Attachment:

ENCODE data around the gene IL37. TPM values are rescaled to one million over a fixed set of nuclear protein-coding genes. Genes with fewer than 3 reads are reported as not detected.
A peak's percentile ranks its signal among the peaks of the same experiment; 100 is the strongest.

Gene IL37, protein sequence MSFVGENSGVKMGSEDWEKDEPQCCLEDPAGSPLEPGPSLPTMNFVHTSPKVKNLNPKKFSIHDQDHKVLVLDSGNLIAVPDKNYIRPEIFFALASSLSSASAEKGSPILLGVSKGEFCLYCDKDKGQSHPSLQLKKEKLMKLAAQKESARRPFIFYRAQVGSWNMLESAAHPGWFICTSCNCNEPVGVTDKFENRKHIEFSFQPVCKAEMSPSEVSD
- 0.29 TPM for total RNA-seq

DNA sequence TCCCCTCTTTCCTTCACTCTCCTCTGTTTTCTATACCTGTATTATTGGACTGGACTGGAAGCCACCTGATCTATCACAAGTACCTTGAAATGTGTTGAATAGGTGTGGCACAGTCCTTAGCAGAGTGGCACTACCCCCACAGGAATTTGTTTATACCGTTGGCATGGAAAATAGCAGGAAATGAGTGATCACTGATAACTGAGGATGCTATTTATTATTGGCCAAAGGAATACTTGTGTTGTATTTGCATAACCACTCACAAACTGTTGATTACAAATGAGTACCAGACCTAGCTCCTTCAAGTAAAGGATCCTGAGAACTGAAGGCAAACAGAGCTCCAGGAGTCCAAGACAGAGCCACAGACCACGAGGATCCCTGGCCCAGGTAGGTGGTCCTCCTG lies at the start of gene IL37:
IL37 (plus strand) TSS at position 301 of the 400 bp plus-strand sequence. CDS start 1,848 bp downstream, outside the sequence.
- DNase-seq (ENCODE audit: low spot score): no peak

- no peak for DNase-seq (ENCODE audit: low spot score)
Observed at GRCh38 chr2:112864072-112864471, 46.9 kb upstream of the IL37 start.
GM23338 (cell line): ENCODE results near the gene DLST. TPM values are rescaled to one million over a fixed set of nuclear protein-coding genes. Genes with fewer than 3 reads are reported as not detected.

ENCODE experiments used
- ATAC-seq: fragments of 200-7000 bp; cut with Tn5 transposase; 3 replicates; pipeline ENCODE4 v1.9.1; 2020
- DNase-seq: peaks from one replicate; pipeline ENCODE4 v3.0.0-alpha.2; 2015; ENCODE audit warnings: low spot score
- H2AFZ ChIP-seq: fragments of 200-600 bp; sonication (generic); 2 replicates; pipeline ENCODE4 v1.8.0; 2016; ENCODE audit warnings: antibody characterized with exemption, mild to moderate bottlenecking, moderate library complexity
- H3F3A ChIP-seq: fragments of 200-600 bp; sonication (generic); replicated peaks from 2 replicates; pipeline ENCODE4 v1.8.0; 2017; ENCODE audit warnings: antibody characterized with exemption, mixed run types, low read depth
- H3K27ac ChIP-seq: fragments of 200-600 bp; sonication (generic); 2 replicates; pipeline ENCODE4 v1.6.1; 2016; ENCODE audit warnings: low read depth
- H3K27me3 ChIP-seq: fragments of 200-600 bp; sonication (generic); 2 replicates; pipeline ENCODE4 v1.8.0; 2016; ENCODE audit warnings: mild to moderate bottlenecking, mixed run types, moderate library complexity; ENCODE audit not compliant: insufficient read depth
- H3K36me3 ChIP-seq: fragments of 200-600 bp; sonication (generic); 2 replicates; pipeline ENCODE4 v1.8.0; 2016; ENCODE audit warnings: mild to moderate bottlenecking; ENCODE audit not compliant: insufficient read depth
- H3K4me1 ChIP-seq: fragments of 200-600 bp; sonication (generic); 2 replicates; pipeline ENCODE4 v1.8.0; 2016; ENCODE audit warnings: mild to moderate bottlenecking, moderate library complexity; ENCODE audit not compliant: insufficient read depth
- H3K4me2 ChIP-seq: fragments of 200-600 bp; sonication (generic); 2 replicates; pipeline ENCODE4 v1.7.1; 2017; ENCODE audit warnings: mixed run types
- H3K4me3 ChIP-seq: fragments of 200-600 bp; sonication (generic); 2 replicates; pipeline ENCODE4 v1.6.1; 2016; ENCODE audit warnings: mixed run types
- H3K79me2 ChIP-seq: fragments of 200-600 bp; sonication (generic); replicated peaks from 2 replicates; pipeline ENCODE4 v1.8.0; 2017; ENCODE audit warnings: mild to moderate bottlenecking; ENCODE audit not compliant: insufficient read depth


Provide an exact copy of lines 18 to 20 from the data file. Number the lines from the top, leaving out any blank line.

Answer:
- H3K36me3 ChIP-seq: fragments of 200-600 bp; sonication (generic); 2 replicates; pipeline ENCODE4 v1.8.0; 2016; ENCODE audit warnings: mild to moderate bottlenecking; ENCODE audit not compliant: insufficient read depth
- H3K4me1 ChIP-seq: fragments of 200-600 bp; sonication (generic); 2 replicates; pipeline ENCODE4 v1.8.0; 2016; ENCODE audit warnings: mild to moderate bottlenecking, moderate library complexity; ENCODE audit not compliant: insufficient read depth
- H3K4me2 ChIP-seq: fragments of 200-600 bp; sonication (generic); 2 replicates; pipeline ENCODE4 v1.7.1; 2017; ENCODE audit warnings: mixed run types